There is a “big change on the horizon that is taking place in cities” as evangelicals increasingly focus their attention on urban ministry, according to Common Place, (March 26-27), an urban affairs blog published by the University of Virginia’s Institute for the Advanced Studies in Culture.
Both figuratively and literally, American evangelicals “are coming back to the city . . . Some have even moved out of the suburbs and into areas of the city where they would not have imagined themselves living just a few years ago. Much of the urban turn among evangelicals started in Portland, Ore., a few years ago with a program known as Season of Service, where evangelical congregations fanned out across the city to provide a wide range of social services, with a “no-strings” attached approach that downplayed proselytism. The Season of Service was so well-received in Portland that it has been replicated in Anchorage, Little Rock, Phoenix, San Diego, Sacramento and even in the state of New Jersey.
Another sign of the shift toward cities among evangelicals is “Movement Day,” an event which started in 2010 and has since become an annual gathering of leaders to catalyze evangelical movements in their cities. At the forefront of this effort has been New York’s Redeemer Presbyterian Church. Andrew Sharp writes that “the Season of Service and Movement Day are just a couple among numerous examples that signal a shift, at least among a segment of evangelical Christianity, away from the kind of engagement with society epitomized by the Christian Right and similar movements toward the end of last century through the past decade.” The new urban focus has led some evangelicals, such as Joy Allmond of the Billy Graham Evangelistic Association, to speak of the next “Great Awakening.”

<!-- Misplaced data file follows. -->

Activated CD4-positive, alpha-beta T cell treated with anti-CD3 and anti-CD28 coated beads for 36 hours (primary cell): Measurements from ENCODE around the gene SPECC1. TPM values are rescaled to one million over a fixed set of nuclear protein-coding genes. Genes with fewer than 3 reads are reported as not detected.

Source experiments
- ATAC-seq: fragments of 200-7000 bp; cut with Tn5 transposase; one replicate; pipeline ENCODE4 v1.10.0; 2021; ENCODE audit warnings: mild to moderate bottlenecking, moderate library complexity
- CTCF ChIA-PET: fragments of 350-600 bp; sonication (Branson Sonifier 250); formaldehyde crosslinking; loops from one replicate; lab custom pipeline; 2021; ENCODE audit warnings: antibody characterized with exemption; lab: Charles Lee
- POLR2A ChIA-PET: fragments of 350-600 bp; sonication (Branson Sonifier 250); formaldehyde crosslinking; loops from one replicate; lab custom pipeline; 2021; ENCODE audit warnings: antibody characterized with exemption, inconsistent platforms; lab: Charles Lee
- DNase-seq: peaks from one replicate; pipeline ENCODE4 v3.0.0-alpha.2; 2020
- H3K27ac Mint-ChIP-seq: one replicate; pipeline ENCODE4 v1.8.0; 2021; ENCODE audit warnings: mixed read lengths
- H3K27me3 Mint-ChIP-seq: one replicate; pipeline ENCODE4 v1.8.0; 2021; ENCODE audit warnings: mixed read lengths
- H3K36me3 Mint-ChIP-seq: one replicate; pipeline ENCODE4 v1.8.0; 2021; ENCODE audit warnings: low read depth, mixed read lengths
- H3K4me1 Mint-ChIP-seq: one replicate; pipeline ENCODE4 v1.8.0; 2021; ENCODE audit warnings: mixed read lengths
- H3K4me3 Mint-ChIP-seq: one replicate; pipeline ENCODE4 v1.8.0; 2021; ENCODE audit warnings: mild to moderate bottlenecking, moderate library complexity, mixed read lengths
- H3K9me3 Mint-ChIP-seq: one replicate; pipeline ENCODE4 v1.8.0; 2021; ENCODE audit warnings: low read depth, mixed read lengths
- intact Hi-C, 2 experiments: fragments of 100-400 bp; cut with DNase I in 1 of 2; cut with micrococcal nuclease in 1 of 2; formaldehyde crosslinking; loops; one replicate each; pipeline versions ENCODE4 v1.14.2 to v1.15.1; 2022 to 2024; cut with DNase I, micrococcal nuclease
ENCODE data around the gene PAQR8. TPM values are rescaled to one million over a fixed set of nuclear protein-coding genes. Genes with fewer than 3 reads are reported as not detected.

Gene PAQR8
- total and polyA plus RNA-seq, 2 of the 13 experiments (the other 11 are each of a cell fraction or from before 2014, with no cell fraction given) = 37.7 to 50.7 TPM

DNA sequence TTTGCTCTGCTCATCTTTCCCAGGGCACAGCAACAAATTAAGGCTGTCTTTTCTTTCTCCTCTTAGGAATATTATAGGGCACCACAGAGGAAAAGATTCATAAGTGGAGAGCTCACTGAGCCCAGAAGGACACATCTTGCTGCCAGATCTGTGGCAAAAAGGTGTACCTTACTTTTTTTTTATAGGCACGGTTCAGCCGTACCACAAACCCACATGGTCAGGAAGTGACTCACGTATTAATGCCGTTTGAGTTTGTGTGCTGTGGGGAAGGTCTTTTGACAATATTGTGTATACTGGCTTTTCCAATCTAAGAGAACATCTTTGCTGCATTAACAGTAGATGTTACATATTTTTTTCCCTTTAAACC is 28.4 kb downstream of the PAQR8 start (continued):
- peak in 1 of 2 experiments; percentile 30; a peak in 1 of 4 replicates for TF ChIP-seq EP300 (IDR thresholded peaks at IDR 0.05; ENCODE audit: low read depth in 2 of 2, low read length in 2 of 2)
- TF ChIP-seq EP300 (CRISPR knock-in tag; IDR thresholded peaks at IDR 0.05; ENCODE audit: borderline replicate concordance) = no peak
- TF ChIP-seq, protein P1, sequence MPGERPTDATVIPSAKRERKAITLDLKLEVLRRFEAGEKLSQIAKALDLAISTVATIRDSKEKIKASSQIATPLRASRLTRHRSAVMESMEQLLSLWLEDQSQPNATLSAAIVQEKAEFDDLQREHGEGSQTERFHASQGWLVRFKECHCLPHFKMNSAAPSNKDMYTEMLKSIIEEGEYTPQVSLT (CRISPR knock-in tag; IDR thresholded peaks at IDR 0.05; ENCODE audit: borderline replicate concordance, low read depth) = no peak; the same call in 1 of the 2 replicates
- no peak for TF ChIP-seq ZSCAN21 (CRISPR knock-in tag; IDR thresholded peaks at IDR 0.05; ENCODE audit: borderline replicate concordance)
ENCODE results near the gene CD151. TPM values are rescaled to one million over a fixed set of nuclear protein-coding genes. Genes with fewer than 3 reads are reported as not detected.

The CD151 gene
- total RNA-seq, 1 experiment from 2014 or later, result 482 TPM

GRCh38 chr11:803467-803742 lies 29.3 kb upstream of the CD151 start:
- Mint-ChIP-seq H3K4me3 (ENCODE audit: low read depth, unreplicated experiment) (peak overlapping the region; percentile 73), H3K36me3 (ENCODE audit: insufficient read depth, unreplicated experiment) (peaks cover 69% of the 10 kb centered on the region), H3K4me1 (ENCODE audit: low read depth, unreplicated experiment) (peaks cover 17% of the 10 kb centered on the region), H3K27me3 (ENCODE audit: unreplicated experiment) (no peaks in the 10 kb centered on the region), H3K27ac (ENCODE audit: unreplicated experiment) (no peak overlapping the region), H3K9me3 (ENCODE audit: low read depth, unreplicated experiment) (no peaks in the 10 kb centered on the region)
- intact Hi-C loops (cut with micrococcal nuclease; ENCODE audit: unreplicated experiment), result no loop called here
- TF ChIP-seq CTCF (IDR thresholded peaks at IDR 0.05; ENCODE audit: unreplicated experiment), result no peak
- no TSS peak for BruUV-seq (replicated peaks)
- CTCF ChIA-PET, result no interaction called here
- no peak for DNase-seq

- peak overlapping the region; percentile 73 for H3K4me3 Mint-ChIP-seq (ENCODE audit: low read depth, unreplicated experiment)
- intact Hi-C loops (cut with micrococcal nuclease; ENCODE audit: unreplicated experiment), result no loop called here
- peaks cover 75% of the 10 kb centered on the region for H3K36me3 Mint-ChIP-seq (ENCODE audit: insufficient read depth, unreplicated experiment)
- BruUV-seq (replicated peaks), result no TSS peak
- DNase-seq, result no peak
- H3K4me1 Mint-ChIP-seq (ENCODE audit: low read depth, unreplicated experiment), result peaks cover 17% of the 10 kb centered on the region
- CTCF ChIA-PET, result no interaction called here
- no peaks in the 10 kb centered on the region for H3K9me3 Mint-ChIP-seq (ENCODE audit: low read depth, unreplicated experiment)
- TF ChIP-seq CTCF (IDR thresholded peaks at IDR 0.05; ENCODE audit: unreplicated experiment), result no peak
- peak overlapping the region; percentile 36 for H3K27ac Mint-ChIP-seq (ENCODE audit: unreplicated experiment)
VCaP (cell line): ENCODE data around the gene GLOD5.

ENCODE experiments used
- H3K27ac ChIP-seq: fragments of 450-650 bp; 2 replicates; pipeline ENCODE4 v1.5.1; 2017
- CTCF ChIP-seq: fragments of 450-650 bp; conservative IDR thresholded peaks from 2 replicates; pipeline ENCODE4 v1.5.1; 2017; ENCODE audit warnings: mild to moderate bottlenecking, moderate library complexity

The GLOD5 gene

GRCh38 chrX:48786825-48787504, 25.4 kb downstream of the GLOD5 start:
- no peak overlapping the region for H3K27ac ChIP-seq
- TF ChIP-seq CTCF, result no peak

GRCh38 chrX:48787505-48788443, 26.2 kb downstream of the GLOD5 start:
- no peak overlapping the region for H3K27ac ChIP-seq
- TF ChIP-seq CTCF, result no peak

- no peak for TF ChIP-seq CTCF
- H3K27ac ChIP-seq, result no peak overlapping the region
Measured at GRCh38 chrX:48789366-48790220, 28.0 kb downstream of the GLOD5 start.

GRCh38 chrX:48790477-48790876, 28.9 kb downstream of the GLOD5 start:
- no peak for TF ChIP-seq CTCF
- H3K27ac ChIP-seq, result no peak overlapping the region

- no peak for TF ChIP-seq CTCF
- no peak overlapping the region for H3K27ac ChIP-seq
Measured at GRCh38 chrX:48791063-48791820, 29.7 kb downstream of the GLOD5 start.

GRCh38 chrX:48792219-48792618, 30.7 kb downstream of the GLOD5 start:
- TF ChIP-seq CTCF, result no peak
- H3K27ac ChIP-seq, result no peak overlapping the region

The recent book The Fundamentalist City? Religiosity and the Remaking of Urban Space, edited by Nezar AlSayyad and Mejgan Massoumi, suggests that “fundamentalist” strands within many of today’s world religions have also shown new interest in engaging urban life. Whether or not evangelicals will have an impact on American cities will hinge on whether they can partner with other Christians—such as Catholics and other Protestants—who, unlike evangelicals, stayed in the inner city and consistently maintained ministries to the urban poor.
A larger question will be whether religious groups will be “taken seriously as a force for positive, lasting change in cities.” A study by Cardus, a think tank in Canada, has recently shown that the key to success in dealing with a city’s problems is to “improve structural engagement” between “faith-based organizations and city planning departments.” Sharp concludes by asking, “will city leaders in the U.S. be willing to take faith-based organizations seriously? Will religious leaders among Christians, Jews, Muslims, Hindus, Buddhists, and others be willing to together to share common goals for their city and speak with one voice if city leaders give them a seat at the planning table?”
(Common Place, http://iasc-culture.org/THR/channels/Common_Place/.)